Carlos’Law, a bill named after Carlos Moncayo, an undocumented and nonunion construction worker who was 22 year old when he was fatally crushed by a collapsing wall on a Manhattan construction site, is on the desk of NY Governor Hochul. The bill that passed the State legislature earlier in June proposes to significantly raise fines for contractors and their agents who have been criminally charged after a serious in jury or death occurred at their construction site. Fines for misdemeanor would be raised to $300,000 and fines for a felony in criminal cases related to the death of a construction worker would be raised to $500,000 instead of the actual $10,000.
The actual NY state-imposed limit on corporate penalties of $10,000 is “Monopoly money”
Construction companies are rarely criminally charged in New York. Since The Occupational Safety and Health Act of 1970 was signed by President Nixon, out of 400,000 hard hat fatalities, 80 of them were prosecuted and around 12 only resulted in criminal charges. Harco Construction, the general contractor for the site where Carlos Moncayo died was one of them (see previous posts). The contractor was sentenced to pay $10,000 (the maximum fine on corporate penalties in NY State) after being found guilty of reckless endangerment, criminally negligent homicide and manslaughter. At the time Cyrus R. Vance Jr who was the District Attorney called the fine “Monopoly money”.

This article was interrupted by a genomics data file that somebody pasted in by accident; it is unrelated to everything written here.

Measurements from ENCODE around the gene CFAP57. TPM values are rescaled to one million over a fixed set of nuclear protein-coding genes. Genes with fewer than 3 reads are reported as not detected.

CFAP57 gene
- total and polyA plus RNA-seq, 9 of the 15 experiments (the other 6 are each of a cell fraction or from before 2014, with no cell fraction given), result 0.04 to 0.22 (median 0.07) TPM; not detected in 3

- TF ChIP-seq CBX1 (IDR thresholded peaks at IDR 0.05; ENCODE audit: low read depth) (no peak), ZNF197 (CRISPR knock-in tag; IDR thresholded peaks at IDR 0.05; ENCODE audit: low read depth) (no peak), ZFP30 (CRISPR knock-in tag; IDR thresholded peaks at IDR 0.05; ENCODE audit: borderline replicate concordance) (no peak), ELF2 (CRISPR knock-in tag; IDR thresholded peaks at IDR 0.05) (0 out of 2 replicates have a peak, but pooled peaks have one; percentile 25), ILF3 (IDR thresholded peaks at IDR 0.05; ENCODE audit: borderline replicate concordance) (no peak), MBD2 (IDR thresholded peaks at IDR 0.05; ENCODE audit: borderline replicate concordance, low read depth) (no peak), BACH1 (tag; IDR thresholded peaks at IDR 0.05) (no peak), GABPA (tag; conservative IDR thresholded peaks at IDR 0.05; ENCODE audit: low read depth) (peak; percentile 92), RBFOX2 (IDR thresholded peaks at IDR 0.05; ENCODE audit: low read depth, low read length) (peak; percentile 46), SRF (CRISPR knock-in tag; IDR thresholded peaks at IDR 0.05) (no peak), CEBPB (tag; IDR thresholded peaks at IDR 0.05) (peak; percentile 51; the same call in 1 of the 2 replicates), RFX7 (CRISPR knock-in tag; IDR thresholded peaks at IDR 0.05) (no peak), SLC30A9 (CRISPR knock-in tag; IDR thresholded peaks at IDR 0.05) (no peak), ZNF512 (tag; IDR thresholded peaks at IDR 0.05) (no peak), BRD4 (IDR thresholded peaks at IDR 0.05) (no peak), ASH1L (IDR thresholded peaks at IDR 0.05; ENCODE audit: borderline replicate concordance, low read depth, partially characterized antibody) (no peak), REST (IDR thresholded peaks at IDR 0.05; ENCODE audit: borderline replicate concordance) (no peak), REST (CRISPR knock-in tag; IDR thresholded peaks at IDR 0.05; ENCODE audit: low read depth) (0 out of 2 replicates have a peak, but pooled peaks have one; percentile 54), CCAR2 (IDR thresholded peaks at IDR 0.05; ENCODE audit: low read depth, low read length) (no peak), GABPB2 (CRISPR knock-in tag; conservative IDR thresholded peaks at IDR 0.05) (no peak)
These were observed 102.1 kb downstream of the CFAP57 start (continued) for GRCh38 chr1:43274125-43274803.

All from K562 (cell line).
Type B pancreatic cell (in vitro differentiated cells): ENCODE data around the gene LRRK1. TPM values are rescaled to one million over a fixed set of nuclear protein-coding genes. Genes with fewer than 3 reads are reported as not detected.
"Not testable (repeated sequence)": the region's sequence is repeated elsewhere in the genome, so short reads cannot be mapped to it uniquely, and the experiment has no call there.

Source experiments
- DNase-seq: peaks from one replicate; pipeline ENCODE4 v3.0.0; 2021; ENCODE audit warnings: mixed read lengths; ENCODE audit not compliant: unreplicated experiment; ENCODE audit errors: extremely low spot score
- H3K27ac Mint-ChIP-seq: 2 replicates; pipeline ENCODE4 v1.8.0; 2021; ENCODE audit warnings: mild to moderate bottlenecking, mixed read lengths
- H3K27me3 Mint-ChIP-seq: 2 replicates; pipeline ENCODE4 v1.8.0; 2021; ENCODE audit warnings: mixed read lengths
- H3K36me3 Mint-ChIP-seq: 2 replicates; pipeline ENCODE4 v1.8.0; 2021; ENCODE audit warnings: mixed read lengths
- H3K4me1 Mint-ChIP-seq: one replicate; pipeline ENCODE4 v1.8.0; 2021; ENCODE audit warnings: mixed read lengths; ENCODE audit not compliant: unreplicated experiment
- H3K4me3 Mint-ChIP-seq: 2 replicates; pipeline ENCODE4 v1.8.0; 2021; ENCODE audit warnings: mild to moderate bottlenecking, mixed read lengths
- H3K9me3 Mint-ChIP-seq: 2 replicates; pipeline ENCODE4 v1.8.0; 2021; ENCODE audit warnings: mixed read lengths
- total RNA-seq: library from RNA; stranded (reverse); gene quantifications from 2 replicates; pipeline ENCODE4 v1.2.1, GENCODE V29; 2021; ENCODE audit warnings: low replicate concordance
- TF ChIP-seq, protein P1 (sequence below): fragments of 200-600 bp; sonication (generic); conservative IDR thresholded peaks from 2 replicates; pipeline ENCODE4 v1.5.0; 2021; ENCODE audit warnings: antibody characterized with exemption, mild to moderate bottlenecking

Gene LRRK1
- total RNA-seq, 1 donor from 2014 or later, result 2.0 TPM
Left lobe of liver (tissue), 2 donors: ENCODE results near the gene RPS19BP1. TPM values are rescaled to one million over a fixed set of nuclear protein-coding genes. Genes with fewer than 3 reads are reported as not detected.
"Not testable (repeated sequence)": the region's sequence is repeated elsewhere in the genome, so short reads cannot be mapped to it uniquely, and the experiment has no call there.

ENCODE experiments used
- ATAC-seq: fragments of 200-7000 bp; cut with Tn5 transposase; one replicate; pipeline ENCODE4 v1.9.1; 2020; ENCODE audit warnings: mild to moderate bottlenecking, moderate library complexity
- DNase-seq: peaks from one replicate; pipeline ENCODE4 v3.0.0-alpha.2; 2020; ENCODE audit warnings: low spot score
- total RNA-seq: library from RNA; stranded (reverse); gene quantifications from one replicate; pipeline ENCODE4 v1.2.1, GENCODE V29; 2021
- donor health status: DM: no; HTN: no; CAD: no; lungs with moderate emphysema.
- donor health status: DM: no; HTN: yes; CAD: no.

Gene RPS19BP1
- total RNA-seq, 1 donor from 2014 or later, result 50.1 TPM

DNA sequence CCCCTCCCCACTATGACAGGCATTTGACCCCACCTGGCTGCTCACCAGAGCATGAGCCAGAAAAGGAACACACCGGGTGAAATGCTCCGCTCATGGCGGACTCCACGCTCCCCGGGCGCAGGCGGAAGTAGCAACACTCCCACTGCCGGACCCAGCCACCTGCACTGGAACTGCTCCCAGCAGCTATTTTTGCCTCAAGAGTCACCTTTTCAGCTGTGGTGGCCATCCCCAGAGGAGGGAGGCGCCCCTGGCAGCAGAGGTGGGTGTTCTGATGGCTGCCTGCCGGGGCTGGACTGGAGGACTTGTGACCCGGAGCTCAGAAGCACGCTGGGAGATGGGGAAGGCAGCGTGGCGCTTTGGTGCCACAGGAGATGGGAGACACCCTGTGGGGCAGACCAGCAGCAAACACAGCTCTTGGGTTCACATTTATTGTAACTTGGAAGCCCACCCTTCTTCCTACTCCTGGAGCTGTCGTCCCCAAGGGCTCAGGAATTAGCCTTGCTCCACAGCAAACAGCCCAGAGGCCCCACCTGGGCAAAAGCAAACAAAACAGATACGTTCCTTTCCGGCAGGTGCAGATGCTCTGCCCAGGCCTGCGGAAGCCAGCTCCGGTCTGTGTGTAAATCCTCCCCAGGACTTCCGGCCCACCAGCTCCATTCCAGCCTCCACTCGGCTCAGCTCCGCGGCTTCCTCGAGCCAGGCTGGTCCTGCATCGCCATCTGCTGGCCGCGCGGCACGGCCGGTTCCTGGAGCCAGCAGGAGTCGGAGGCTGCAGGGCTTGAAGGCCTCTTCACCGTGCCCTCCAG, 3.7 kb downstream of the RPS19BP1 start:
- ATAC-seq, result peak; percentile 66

Limiting such fine to $10,000 is an open door for reckless and negligent contractors to continue to cut corners on safety and consider the consequences of serious injury and deaths on their construction sites as a cost of doing business. By increasing the fines to up to $500,000 for the worst cases, the bill would force bad actors in the New York construction industry to take safety protocols seriously and better protect their workers.
In New York, it is estimated that around 80% of hard hat fatalities occur on non-union jobsites. Latino workers are disproportionally affected: while they represent 10% of the population, they are accounting for 18% of the fatalities on New York construction sites.